Gonzalo Meza Allende, the grandson of Salvador Allende, spoke in Caracas, Venezuela yesterday, during a commemorative ceremony on the 34th anniversary of Pinochet’s coup d’etat, which overthrew and assassinated the democratically elected Chilean President, Salvador Allende on September 11, 1973.
I want to thank you for the invitation to commemorate this significant day in history, not just for Chile but for the entire world.
I want to take the opportunity to reflect with you—Venezuelans, Chileans, and Latin American friends—on the similarities and differences with the process that my grandfather led when he took power in 1970. But the history should leave us lessons to learn from.
Just as with the Venezuelan Process, in Chile we needed a leader of international status. You have President Hugo Chavez, elected democratically like Salvador Allende. They both came to power through the electoral route.
But the first difference, which Venezuela has overcome well, is that in Chile the Popular Unity did not obtain the absolute majority of 50%. It never had an absolute majority, and how important it is to have the support of much more than half the people. Value this, my friends; Venezuela has more than 50% that support Chavez.
Allende is the figure that symbolizes the project on the road to Socialism of the 20th Century, through the democratic means. President Chavez is the Socialism of the 21st Century. It is true, they are different global contexts. Allende lived in the era of the Cold War; the pressure so that he would ally with the Soviet Communists, or that which he also staunchly opposed- state capitalism, the capitalism of the North America.
Therefore, he always spoke of the Chilean way. In Venezuela, you have proclaimed the Venezuelan road to Socialism. Now there is no Cold War, but be careful, the country acting as the world super-power is the same and attempts to control the global economy and ideology. This has not changed. And there you have another great similarity and difference with the Chilean process. The United States openly intervened in both countries, attempting to overthrow, through the treason of the Armed Forces and with the support of large business interests, both governments, Chilean and Venezuelan, democratically elected, for not being aligned to their interests. What they unfortunately achieved in Chile in 1973 and what they couldn’t achieve in Venezuela—another important lesson from this century.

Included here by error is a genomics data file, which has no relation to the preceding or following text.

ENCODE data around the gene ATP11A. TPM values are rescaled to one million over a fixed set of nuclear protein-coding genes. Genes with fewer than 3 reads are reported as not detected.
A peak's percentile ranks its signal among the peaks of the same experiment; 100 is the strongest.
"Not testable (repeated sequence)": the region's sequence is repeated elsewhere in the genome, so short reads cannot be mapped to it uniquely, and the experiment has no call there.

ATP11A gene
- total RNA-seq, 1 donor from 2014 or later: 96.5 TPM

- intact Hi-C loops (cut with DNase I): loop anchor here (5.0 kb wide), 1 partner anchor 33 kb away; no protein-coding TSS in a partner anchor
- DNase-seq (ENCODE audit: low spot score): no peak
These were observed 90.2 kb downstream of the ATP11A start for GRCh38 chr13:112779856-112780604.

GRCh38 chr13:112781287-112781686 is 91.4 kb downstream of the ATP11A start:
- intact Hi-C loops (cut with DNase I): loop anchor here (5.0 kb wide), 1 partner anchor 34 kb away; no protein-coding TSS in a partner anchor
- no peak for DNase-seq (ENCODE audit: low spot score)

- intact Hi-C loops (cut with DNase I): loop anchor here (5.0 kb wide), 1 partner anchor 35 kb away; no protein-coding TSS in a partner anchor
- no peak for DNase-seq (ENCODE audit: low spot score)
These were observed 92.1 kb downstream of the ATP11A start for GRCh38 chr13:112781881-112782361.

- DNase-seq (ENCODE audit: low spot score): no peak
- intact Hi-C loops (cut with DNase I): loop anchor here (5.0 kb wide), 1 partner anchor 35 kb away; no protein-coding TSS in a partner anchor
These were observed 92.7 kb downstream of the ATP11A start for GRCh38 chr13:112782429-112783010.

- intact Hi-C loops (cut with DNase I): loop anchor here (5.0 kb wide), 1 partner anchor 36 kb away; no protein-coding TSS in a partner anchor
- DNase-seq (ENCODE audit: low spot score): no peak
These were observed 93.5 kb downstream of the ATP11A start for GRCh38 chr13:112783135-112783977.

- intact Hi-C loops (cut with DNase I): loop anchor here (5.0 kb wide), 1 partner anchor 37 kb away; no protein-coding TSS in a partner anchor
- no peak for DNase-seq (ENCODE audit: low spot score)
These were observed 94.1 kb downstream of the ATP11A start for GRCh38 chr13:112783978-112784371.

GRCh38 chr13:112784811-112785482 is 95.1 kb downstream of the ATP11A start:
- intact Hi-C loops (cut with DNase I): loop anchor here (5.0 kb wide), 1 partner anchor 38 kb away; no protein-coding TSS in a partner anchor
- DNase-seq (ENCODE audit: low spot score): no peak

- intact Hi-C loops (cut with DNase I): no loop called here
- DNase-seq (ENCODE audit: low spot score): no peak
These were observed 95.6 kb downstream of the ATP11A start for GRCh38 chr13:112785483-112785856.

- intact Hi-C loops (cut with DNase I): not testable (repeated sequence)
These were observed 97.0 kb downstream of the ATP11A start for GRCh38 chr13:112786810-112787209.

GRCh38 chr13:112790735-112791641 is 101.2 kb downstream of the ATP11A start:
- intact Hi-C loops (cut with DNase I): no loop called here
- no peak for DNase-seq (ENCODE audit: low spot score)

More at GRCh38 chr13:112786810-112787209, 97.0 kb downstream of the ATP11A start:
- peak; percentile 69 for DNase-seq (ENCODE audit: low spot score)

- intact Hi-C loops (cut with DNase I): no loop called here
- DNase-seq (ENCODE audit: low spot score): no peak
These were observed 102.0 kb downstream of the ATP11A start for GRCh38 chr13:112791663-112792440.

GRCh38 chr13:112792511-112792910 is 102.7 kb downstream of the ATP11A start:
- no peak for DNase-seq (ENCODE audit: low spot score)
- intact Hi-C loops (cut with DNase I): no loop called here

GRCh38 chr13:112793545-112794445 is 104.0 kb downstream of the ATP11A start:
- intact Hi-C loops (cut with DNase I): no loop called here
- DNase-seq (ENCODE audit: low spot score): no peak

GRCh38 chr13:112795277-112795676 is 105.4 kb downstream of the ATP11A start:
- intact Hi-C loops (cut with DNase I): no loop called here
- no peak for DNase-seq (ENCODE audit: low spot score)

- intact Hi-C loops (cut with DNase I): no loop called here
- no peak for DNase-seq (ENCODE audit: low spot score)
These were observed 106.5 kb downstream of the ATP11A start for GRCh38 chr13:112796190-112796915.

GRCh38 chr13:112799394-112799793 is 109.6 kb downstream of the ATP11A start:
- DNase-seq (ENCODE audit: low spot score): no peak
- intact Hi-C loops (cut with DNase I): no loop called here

From here, the birthplace of Latin American unity, with the force of the ideas of Simon Bolivar still alive, to work for the great homeland of integration from Patagonia to Rio Grande to the North of Mexico- Allende also always pushed for Latin American unity, the unity of our region. And it is not just a coincidence that he traveled with the Chilean delegation in 1967 to the conference of the Organization of Latin American Solidarity (OLAS). We are once again inspired to work for Latin American unity. It is paradoxical. We have the same language, the same cultures, values. We have a region that unites many and nevertheless, it has cost us so much to unite this region.